War of the Rebellion: Serial 047 Page 0519 Chapter XL. CORRESPONDENCE, ETC.- CONFEDERATE.

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so different from that indicated, I deem it my duty to bring the matter again to the notice of the headquarters of the department in the manner which I have done.

The action of the engineer department certainly contributed but little to the protection of the south end of Morris Island, although months were afforced them. It is true that the ultimate cause of our weakness in that direction can be traced to a different source; yet the full share of the responsibility for the loss of those points which we have hitherto the sustained, the annoyance and injuries now being inflicted on Charleston, and the danger to the people and the cause which must attach to those who neglected a palpably necessary work, and, moreover, interfered to prevent its execution by other.

That such a course of events should not obtain with those points of vital importance now in our possession, and especially with those in my command, some change in the system at present pursued, I believe, should be adopted. Hence the protect which I have made in the early part of this communication, and which I have the honor respectfully to renew.

Very respectfully, your obedient servant,


Brigadier-General, Commanding.



Mount Pleasant, November 23, 1863.

Respectfully referred to Brigadier-General Clingman, Colonel D. H. Hamilton, and Colonel L. M. Keitt, sub-divisional commanders, who are requested to indorse hereon whether or not the remarks in regard to the operations of the Engineers contained in the within paper are not sustained by the facts which have come under their observations within their several commands.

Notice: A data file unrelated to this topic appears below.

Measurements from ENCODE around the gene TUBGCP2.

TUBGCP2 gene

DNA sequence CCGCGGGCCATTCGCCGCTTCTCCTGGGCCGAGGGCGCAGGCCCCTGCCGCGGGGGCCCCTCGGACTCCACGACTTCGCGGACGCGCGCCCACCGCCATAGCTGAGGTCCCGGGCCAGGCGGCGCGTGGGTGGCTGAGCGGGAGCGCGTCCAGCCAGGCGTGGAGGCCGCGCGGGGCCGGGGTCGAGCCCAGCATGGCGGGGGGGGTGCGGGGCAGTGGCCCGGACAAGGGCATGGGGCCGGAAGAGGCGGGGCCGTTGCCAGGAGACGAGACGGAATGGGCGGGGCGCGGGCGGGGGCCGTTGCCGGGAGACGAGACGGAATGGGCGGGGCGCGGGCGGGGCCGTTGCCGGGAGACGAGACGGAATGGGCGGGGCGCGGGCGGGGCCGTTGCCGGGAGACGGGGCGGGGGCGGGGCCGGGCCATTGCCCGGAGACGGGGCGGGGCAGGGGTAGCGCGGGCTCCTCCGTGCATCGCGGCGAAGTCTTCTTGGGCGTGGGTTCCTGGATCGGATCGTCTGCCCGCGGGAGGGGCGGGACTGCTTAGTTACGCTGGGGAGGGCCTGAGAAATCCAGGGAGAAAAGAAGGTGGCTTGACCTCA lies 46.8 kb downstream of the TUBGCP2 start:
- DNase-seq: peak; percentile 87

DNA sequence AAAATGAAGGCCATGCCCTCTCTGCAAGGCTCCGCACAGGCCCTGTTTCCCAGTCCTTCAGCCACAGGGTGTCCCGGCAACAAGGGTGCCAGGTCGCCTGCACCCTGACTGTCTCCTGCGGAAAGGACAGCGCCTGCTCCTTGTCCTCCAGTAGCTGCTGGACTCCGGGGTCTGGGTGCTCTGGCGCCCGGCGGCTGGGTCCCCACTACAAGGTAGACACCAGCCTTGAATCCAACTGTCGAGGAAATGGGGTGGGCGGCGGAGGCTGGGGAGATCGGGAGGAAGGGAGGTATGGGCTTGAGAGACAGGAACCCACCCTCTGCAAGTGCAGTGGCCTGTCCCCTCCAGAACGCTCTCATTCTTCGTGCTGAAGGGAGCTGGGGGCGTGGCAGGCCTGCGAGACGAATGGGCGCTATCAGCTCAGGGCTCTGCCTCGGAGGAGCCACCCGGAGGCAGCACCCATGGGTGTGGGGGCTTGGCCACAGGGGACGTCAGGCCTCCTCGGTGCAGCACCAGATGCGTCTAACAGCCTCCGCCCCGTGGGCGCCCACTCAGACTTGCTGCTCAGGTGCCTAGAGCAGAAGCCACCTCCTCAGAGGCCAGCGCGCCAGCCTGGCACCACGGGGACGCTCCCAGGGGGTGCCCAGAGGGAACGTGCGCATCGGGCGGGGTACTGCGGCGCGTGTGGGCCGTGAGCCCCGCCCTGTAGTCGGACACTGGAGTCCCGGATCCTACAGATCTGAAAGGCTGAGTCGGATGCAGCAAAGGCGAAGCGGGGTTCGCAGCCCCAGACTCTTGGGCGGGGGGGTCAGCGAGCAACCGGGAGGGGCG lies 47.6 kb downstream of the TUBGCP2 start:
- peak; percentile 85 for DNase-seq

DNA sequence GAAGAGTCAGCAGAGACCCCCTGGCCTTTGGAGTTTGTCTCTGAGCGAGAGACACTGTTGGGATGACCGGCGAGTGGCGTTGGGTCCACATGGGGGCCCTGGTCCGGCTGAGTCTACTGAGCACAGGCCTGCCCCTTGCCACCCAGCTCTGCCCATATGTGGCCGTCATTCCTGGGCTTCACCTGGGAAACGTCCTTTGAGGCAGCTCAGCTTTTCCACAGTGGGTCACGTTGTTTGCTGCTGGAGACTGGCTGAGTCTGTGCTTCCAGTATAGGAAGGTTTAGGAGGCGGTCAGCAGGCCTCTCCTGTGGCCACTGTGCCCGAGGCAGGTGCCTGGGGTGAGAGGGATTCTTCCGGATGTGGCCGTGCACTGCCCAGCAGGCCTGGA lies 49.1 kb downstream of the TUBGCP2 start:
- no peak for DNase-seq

Brigadier-General, Commanding.


Sullivan's Island, November 24, 1863.

In compliance with the desire of the district commander, I have respectfully to state that I have long been satisfied that the interest of the service would be greatly promoted by the Engineers being subject to the direction of the commander of the district or post, who is more likely to know what is necessary for its defense than his subordinate in military rank. Had such a system prevailed on this island, I am convinced that its defenses would have been far more advanced than they are, notwithstanding the large amount of labor available here. It is not, I presume, necessary for me to state the numerous facts observed which lead me to the expression of this opinion, embracing, in some instances, cases of misapplication of labor, but more generally of extraordinary failures to call it into exercise.




Battery Marshall, November 24, 1863.

Respectfully returned, with the remark that, so far as the Engineers' work at Battery marshall is concerned, I would respectfully